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Public Sector Innovations
Home Mortgage Disclosure Act Data Browser
Consumer Financial Protection Bureau
When the Consumer Financial Protection Bureau decided to develop a browser tool that would make the massive Home Mortgage Disclosure Act (HMDA) datasets more accessible to the public, CFPB didn’t design it from top to bottom and release it with a big splash. Instead, the agency focused on using a “flexible architecture” that would allow it to solicit user feedback between iterations, said Eric Spry, the bureau’s program manager for HMDA operations.
This method helped Spry’s team identify which features were in the highest demand. When the majority of users made it clear they were only interested in data from their immediate communities, the HMDA browsers were modified to filter data to a specific state, county or lender.
people’s attention and encourage action. DOR discovered that taxpayers are more likely to pay overdue taxes if they receive letters that are clear, concise and eye-catching.
It’s all about how people make decisions, said Laura Leets, a principal social scientist at MITRE who worked on the project. If a message is clear, people are able to make better
choices. “Specifically, we simplified the text using plain language to help people understand their tax obligations,” she said. “We also simplified the format so people could quickly glance at the letter and comprehend what they owed, their payment options and the consequences if they didn’t respond.”
The team tested the theory by comparing how taxpayers responded
to the nudge notices versus traditional reminders. Redesigned notices won by a long shot, said Christopher Pressley,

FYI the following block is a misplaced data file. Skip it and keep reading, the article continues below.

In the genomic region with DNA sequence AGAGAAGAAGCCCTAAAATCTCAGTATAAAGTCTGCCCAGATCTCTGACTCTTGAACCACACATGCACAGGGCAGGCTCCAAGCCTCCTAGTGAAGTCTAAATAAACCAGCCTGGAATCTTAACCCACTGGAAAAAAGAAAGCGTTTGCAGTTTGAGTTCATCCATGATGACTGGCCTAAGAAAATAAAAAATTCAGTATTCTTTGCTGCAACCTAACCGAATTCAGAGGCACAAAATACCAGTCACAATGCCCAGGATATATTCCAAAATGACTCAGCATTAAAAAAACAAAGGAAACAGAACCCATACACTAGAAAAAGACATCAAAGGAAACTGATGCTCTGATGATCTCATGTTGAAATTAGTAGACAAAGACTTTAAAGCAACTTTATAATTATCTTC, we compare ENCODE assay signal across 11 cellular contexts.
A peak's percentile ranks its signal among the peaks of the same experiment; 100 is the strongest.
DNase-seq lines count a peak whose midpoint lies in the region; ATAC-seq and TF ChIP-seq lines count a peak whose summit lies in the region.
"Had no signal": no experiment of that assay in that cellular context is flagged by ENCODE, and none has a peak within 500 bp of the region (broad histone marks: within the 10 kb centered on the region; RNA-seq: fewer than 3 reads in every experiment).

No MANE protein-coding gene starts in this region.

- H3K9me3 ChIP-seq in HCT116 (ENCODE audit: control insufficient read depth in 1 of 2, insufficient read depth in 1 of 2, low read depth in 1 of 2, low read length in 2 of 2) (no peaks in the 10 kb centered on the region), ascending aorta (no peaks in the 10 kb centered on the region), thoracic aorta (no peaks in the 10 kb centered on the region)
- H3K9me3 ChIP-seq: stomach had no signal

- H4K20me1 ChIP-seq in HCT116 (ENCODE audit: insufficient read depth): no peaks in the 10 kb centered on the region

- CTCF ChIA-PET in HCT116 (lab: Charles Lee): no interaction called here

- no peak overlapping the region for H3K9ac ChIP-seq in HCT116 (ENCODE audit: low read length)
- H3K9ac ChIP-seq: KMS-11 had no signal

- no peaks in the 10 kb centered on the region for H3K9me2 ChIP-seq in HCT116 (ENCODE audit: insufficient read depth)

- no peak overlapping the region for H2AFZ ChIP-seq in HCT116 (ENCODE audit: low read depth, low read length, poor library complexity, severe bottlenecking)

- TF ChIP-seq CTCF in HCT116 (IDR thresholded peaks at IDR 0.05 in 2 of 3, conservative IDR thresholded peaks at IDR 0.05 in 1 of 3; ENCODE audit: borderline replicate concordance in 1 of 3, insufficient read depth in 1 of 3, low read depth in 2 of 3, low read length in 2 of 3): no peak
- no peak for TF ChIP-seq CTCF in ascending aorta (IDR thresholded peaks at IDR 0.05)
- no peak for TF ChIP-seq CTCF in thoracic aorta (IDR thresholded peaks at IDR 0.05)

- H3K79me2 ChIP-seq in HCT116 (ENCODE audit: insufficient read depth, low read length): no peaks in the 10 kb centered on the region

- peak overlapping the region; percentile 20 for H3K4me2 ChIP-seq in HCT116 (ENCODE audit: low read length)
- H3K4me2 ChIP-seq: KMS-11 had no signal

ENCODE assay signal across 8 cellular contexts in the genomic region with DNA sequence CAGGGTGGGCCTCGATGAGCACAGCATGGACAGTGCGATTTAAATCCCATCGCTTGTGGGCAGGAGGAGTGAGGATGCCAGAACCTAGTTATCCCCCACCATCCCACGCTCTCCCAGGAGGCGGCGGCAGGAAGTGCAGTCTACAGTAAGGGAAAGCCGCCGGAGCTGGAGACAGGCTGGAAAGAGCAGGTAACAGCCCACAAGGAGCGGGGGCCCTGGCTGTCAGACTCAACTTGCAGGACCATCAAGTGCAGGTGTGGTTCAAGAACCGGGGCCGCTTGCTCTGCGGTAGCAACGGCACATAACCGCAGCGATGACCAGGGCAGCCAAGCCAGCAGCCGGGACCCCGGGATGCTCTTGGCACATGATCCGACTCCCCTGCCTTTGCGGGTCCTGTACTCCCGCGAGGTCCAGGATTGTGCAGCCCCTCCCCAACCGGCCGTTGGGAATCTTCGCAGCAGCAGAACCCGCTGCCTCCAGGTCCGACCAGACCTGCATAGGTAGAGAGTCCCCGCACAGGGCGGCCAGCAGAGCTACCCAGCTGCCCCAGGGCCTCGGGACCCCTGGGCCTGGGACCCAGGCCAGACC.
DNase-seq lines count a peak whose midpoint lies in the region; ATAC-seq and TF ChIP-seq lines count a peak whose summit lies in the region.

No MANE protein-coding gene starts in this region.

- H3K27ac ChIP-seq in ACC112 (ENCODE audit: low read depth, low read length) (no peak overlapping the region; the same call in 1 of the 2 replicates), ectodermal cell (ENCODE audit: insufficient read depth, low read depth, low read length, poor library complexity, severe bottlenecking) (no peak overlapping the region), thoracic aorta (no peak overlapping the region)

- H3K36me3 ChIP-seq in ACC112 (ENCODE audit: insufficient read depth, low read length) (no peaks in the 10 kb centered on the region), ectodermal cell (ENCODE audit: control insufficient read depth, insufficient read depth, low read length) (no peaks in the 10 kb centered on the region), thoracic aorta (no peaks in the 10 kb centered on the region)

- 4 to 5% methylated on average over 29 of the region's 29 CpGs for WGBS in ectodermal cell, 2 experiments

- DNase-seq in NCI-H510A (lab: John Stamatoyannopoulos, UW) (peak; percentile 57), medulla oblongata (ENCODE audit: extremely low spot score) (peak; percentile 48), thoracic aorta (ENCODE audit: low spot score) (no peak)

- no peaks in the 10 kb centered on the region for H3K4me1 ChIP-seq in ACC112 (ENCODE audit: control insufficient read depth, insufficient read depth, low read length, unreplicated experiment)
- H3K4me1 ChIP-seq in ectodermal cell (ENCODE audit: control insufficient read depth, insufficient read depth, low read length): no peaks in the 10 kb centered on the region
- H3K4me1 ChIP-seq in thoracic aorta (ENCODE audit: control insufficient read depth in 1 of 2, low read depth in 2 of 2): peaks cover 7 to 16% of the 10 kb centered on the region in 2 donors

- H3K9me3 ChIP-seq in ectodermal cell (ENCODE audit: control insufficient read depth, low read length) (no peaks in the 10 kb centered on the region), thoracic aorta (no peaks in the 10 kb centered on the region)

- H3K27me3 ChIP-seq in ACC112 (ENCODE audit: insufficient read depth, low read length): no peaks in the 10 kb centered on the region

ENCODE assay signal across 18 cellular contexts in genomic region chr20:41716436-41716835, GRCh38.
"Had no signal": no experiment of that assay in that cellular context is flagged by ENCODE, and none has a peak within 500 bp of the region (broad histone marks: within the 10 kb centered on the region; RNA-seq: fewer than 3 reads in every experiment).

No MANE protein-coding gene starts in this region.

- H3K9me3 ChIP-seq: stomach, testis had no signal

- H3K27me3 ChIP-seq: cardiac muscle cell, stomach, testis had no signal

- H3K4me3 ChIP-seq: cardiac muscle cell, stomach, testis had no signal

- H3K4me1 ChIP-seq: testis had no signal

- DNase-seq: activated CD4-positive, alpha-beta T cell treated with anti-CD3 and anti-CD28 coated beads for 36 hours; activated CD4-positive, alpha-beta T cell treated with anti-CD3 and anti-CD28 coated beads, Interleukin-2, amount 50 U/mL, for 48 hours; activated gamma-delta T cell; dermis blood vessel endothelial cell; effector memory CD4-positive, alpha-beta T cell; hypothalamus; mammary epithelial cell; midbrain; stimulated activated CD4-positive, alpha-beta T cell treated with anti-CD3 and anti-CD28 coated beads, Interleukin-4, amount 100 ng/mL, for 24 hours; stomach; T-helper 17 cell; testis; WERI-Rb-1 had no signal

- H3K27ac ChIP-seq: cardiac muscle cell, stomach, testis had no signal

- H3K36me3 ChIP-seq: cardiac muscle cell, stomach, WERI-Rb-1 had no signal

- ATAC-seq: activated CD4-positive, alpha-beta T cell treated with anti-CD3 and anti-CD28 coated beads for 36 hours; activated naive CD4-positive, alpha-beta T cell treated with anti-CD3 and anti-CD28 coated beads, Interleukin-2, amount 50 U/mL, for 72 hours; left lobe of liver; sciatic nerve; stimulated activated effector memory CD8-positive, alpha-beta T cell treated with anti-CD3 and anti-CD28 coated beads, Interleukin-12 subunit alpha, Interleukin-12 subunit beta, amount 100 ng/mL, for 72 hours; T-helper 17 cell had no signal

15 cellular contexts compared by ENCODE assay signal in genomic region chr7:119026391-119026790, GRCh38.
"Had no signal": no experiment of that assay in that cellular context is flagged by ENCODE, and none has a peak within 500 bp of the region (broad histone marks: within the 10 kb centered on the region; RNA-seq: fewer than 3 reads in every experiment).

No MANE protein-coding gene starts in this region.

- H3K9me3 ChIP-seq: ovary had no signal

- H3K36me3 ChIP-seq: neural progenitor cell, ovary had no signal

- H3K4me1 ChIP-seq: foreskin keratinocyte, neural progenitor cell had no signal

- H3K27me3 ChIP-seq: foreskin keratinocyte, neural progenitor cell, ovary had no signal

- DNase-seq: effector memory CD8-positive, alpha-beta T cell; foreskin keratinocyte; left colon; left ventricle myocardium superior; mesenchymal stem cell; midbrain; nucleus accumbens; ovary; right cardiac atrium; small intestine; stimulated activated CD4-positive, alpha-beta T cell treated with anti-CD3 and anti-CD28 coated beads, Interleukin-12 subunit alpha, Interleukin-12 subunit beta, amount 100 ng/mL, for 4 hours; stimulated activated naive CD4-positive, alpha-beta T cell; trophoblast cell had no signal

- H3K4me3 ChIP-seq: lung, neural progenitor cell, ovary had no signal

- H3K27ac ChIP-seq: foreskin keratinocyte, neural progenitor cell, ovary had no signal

a fiscal analyst at DOR and the project’s leader. Not only did recipients respond at a greater rate (50% to100% higher), taxpayers who received the redesigned notices paid down 38% to 69% more of their debt on average.
Although the pandemic has halted many revenue collection processes, the team is confident that once everything is back up and running, success rates will continue. Plus, it is a cost-effective way to encourage
what have turned out to be excellent results, said Kevin Milligan, special advisor to the deputy secretary for taxation at DOR. “How expensive are notices? It’s about the cheapest thing we can do.”
The next challenge was making the data accessible to people with various levels of research skills. After some digging, Spry’s team found that spreadsheets were popular with most users, so developers made sure the data could be downloaded that way. “This gives the user just
the records they want in a more
manageable format and without
specialized software that very large
datasets require,” Spry said.
Deciding which features to
exclude proved just as important
because the goal was to keep the
tool simple and accessible. With
the HMDA data browser pulling
from a database of over 35 million records and growing, overdoing the options was 3 a definite risk.
In addition, the quantity of data threatened the team’s ability to ensure that the system moved quickly for users. To solve the problem, developers decided not to allow direct database inquiries. Instead, they came up with a caching methodology that considers most of the possible combinations of user queries and pre- generates those files.
“Cloud resources allow us enough scale to process a massive number of cached files ahead of each data release,” Spry said. “But we did find that over- optimizing has its own set of problems, and finding that right balance is the key.”
Crowdsourcing and transparency will likely continue to be themes as the system evolves, which fits the spirit of HMDA. “The Home Mortgage Disclosure Act since 1975 has always been about public transparency of dwelling secured lending,” Spry said. “Our work at the CFPB continues that tradition of how we provide access to this historic public resource and how data users’ needs are changing as well.”
38 November/December 2020 FCW.COM
Select a Filter
Selection “Action Taken” and “Loan Purpose”
Check boxes for the loans of interest.
Click “View Summary Table”

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